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For the Year ending on the 1st Wednesday in May, 1834.

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The Senate is composed of the Governor, Lieutenant-Governor, and 10 senators.

The House of Representatives is composed of 72 members, elected semi-annually, in April and August. Joseph L. Tillinghast, Speaker.


The judiciary power is vested in a Supreme Court, and a Court of Common Pleas for each of the five counties. All the judges are appointed annually by the General Assembly.

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Each of the Courts of Common Pleas comprises five judges, who have no salaries, but are paid by entries.


The subject of general education has, till within a few years, been much neglected in Rhode Island. In 1828, the legislature appropriated $10,000 annually for the support of public schools, with authority to each town to raise by tax double the amount of its proportion of the $10,000. All the towns availed themselves of this appropriation. The number of towns in the state is 31; the number of public schools, in 1831, was 323; scholars taught in them 17,034 ;- money expended upon them $21,490, of which the sum of $11,490 was raised by the towns, and $10,000 drawn from the school fund.

There are several academies and good private schools in different places. A respectable institution called the "Friends' Boarding School," belonging to the Yearly Meeting for New England, is at Providence. The edifice is a spacious structure of brick, with a basement of granite. It has 5 male and 4 female teachers; 117 male, and 70 female pupils; and a small library.


This institution was incorporated in 1764, by the name of "The College of Rhode Island," and first established at Warren, where the first commencement was celebrated in 1769. In 1770, it was removed to Providence; and in 1804, its name was changed to “Brown University in honor of Nicholas Brown, its most distinguished benefactor. It has two large brick halls, four stories high, having an elevated and pleasant situation, a library of 6,000 volumes, and a good philosophical apparatus; and there are libraries belonging to the students containing 5,600 volumes. Another large hall is about to be erected. The legislative government is vested in a board of Fellows, of 12 members, 8 of whom, including the president, must be Baptists; and a board of Trustees, of 36 members, 22 of whom must be Baptists, 5 Friends, 5 Episcopalians, and 4 Congregationalists.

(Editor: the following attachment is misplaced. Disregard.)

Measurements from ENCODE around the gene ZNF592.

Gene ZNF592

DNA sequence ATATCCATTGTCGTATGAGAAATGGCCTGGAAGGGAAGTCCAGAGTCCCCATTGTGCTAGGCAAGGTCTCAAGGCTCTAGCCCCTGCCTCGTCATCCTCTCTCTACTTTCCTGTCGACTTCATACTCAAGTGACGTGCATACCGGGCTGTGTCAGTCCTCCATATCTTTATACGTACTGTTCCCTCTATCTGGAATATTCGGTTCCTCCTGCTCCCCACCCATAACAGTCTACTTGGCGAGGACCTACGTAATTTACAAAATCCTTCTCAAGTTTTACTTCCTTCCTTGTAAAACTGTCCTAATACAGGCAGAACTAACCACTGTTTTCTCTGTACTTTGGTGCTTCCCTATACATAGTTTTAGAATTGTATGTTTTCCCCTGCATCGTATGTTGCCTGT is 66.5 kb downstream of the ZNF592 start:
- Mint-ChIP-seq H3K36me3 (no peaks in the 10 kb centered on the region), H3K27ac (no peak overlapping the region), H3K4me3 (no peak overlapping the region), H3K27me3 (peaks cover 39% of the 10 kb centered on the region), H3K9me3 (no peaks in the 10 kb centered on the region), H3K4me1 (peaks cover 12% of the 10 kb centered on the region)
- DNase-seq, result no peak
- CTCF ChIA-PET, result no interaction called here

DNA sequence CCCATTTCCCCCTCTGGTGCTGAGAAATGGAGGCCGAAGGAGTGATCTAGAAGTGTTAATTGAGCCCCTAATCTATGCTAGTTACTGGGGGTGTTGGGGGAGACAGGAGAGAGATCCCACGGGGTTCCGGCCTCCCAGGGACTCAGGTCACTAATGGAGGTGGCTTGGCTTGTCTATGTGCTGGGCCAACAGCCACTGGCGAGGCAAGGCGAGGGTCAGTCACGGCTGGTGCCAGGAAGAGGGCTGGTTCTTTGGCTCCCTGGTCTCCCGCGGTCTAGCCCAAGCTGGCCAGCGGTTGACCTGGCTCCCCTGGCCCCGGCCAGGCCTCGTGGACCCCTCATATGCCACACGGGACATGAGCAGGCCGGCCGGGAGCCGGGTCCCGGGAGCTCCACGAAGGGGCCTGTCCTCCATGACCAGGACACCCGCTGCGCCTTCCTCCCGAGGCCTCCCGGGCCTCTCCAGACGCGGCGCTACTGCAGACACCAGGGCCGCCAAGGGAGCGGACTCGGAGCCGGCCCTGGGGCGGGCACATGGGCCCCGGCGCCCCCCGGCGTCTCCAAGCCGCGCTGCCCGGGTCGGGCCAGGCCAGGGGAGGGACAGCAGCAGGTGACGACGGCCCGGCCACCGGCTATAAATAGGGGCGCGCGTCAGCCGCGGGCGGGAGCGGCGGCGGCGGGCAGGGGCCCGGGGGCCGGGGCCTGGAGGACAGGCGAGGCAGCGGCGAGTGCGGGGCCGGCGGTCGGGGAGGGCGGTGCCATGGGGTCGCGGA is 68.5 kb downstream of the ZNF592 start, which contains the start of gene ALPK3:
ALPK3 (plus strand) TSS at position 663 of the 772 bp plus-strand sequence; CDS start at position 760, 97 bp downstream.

Rev. Jacob Manning, D. D.,

Rev. Jonathan Maxcy, D. D.,

Succession of Presidents.

1765 to 1791 Rev. Asa Messer, D. D., LL.D., 1802 to 1826 1792 to 1802 Rev. Francis Wayland, D. D., 1826

Officers of Instruction.

Rev. Francis Wayland, D. D., President.
W. G. Goddard, A. M., Pr. Mo. Phi. & Met.
Rev. Romeo Elton, A. M., Prof. Lang.
Rev. Alexis Caswell, A. M., Prof. Math. & William Gammel, A. B., do.

Rev. Solomon Peck, A. M., Prof. Lat. Lan.
George I. Chase, A. B., Tutor.
Chris. M. Nickels, A. B., do.

Nat. Phil.

Number of undergraduates, in 1832-3, 136. Alumni 1,219. Commencement is on the 1st Wednesday in September.- Vacations: — 1st, from commencemen, 4 weeks; - 2d, from the last Friday in December, 6 weeks; - 3d, from the 2d Friday in May, 3 weeks.

Annual expenses ; - for tion, room-rent, use of the library, and incidental expenses, $64,50; for board, (from $1,00 to 1,61, for 39 weeks,) from $39,00 to $64,00:- total from $103,50 to $128,50.


Rhode Island Historical Society; incorporated 1822. James Fenner, LL. D., President. Thomas H. Webb, M. D., Corresponding Secretary. Franklin Society; formed at Providence, in 1821, for the purpose of promoting investigation in natural science; incorporated in 1823.



For the Year ending on the 1st Wednesday of May, 1834.

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Charles Hawley, President of the Senate.

Samuel Ingham, Speaker of the House of Representatives.

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Salary. $1,100



84 & fees.


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For other information respecting the Courts, see Am. Almanac for 1832.